Has any Malawian invented a Musical Genre?


Strange! One would exclaim. Strange because someone would just decides to call a genre ‘Dub Reggae Poetry’ or Rhythm and Poetry shortened to RAP and bang! Everybody has no problem with it; others would even start understudying those practising it and start imitating it.
San B will come up with his and call it ‘Honjo’ and Atumwi will call theirs ‘Sendeza’. The African Representatives to the 2008 World Music Crossroads festival, the Boys from Mzuzu ‘The Body, Mind and Soul’ will call theirs ‘Voodoo jazz’. Tay Grin, Nyau Music and no one will take them seriously.
An internationally acclaimed music guru Alex Combs says prehistoric man started music when he was trying to imitate birds. With the development of writing, music became more refined and crafted instruments like pipes, flutes, basic stringed instruments, and similar tools aided this further as it helped in the creation of harmonies.
Combs says the oldest known song is over 4000 years old, written in cuneiform, and uses the diatonic scale but he says further developments created more regional sound, as different technology discoveries in different areas led to unique instruments.
He then looks at “classical music” which he says is generally assumed to be the sounds of composers like Bach or Beethoven, it actually refers to any music of this period when music was usually religiously inspired or supported, and usually taught formally as a skill rather than developed through experimentation.

Then comes ‘Folk music’ which he says is generally the sound of the unlearned classes, those that could not write or read and it wa learned orally and often portrayed the concerns of the illiterate class and was usually not supported, but tolerated, by the government and religious leadership.
May before we plunge into actual discussion of creation of music genres perhaps we can look at some kind or style of music that we have and what justification such has over our own locally created genres.
There is one called ‘Rhythm and Blues’ or R ‘n’B simply put as popular music with blues themes and a strong rhythm. Then there is ‘Soul’ that originated from America, which is a fusion of rhythm and blues, gospel and rock elements.
Around 1950s there emerged ‘Pop’ cut from popular and this is regarded as the world’s highly successful commercial music. ‘Rock ‘n’ Roll’ is another popular dance-music originating around the same period with a heavy beat and often a blues element and its cousin, which was dished loud and with a pounding rhythm settled for the name ‘Rock’.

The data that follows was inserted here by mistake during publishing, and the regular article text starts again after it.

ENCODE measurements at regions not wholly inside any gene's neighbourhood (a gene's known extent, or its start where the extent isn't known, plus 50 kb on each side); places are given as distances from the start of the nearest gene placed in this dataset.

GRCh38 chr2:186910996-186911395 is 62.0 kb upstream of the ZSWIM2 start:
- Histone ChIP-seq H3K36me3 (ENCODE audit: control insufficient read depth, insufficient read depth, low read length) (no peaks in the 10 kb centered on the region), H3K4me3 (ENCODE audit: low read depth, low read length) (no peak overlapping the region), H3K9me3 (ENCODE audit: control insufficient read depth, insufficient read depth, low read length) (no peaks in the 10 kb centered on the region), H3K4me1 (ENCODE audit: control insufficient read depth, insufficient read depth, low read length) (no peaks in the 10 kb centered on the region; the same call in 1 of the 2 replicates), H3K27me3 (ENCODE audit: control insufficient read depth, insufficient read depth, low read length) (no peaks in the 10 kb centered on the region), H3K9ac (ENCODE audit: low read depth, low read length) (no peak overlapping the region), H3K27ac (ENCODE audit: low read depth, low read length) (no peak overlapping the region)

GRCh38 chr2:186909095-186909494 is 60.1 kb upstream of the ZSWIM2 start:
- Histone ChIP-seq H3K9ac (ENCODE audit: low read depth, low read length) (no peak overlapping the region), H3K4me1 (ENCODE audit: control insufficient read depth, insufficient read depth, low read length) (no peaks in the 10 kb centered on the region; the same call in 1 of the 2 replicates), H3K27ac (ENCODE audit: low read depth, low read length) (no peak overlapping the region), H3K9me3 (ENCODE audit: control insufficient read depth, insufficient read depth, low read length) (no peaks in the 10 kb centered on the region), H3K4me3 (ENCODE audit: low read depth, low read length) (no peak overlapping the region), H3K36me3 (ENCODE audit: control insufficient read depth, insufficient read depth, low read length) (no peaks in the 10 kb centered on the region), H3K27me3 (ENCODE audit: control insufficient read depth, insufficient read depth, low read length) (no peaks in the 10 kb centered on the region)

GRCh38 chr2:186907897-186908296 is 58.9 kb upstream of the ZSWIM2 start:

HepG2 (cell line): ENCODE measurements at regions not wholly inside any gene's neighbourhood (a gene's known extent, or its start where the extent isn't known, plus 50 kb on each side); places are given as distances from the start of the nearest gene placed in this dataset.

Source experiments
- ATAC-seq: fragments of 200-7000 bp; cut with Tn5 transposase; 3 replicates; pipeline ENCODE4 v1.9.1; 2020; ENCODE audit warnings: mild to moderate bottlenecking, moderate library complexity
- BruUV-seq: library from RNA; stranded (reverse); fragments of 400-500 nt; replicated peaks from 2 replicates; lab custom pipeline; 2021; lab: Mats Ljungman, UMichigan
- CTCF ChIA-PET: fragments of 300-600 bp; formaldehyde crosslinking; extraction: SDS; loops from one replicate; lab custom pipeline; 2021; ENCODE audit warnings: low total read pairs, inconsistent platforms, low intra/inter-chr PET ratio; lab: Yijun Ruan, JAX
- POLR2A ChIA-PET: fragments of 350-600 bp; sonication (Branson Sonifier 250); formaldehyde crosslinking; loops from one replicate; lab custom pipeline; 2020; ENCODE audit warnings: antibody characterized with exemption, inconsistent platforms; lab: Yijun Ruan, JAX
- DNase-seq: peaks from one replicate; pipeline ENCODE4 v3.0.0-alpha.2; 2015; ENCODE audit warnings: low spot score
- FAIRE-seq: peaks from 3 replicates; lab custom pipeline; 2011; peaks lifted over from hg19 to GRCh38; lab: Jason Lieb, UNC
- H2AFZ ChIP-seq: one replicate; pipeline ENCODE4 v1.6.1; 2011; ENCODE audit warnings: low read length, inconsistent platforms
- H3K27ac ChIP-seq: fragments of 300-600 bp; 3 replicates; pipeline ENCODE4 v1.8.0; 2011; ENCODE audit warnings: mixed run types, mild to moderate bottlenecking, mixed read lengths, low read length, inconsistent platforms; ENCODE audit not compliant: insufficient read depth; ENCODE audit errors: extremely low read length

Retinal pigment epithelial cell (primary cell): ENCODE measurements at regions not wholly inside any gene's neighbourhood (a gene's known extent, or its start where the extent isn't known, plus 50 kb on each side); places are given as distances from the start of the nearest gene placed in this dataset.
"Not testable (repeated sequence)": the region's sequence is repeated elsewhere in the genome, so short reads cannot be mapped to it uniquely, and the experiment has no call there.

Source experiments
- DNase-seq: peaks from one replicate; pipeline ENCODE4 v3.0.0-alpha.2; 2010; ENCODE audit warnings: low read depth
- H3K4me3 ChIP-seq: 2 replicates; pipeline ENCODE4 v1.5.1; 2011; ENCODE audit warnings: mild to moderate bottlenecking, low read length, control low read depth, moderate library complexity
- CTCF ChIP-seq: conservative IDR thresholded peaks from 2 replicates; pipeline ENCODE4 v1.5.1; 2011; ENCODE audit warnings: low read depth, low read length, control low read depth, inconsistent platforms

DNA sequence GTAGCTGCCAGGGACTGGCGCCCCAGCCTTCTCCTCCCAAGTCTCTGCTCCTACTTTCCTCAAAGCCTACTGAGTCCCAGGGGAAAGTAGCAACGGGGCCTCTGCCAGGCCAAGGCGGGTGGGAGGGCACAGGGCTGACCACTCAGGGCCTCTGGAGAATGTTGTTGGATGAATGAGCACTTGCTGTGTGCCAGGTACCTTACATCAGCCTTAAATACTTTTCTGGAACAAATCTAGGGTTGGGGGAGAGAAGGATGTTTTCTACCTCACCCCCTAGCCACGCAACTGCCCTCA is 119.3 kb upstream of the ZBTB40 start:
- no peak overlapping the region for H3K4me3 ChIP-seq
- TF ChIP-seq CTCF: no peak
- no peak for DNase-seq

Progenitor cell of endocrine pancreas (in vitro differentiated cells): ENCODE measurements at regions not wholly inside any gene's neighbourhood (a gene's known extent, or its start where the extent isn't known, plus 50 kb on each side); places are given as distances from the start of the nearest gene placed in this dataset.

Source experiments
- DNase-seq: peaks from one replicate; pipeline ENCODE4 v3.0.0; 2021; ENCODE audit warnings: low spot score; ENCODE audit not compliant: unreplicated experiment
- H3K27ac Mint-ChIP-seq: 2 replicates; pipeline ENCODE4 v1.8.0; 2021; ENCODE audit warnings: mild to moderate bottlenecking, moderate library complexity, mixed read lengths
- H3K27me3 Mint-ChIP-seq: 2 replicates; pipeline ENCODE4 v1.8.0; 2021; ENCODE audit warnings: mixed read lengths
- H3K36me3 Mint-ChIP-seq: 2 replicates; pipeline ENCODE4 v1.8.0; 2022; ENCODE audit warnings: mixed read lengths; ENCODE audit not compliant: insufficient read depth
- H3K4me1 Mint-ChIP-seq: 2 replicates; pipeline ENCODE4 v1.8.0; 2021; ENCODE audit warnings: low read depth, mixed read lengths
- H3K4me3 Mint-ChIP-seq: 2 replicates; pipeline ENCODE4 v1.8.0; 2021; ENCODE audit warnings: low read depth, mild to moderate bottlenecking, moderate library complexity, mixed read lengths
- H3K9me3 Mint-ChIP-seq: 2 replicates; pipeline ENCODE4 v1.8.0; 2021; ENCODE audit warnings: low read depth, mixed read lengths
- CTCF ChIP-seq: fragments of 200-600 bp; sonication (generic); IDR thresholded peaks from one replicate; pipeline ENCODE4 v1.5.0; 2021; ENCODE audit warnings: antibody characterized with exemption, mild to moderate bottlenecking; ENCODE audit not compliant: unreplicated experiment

Then there is ‘Reggae’, which emerged from the West Indies, and it is usually described as a style of music with a strongly accented subsidiary beat; then you have ever heard of disco, which is merely popular dance music with a heavy bass rhythm.

‘Jazz’ described as rhythmic syncopated or improvised music of Black Americans is another one.

At least black people originated most of these but others would not forgive me if I do not mention ‘Country-and-Western’, a type of folk music originated by Whites in the southern US.

Right here in Africa we have ‘Rhumba’ from East Africa and Kwasakwasa and Soukous created in DR Congo although with big French influence.

In Southern Africa we have ‘Simanjemanje’ in South Africa and the Zimbabwe beat of the John Chibadura and company while in Zambia ‘Chikokoshi’ was it and in Malawi lost our ‘kwela’ to South Africa who now claim it is their genre.

If we are to look at all these genres, would we say they were created from without? I might challenge that no one can prove that these genres were invented independent of the other.

This is the reason I will not talk about Hip-hop but would rather talk about the fusion of poetry with any of genres to create different genres.
Talk of the creation or reggae instrumentation with poetry perfected by Jamaican based Mutabaruka who now hates his real name Alan Hope and the England based Linton Kwesi Johnson called Dub-Reggae-Poetry. Then there is the fusion of R ‘n’B which saw the birth of Rhythm and Poetry RAP.
Do I think any of this has influence in the type of genres that out artists are claiming to have originated? Very much so I would commit.

When Malawians musicians claim that they have come up with their own genre, are they fair to themselves?

Ben Mankhamba has tried to do a fusion of traditional dances with western instruments and called it Beni, Mwinoghe, vimbudza while Lucious has tried to have an Ingoma beat in most of his albums.

Wambali Mkandawire has never called what he plays anything else other than African Jazz whatever this means.

However the questions that still bothers me is that are our artists truthful to themselves when they claim to own or to have originated a unique genre when there are elements of synthesisers, electric drums, keyboards or saxophones and name them in their music?
After all what is African music when most of the world’s genres owe to their birth to African music influence?

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About Gregory Gondwe - Malawi Best Blogger 2014

Gregory Gondwe is a Malawian journalist who started practising journalism in 1993. Until March 31, 2012 he was regional editor and bureau chief for Zodiak Broadcasting Station (ZBS). Gregory is also a media consultant assisting several international journalists pursuing assignments in Malawi. He holds a Diploma of Journalism and an Intermediate Certificate in Journalism among other media-related certificates. He is also columnist for Malawi's first and oldest weekly, Malawi News. He can be contacted on gregorygondwe@gmail.com.
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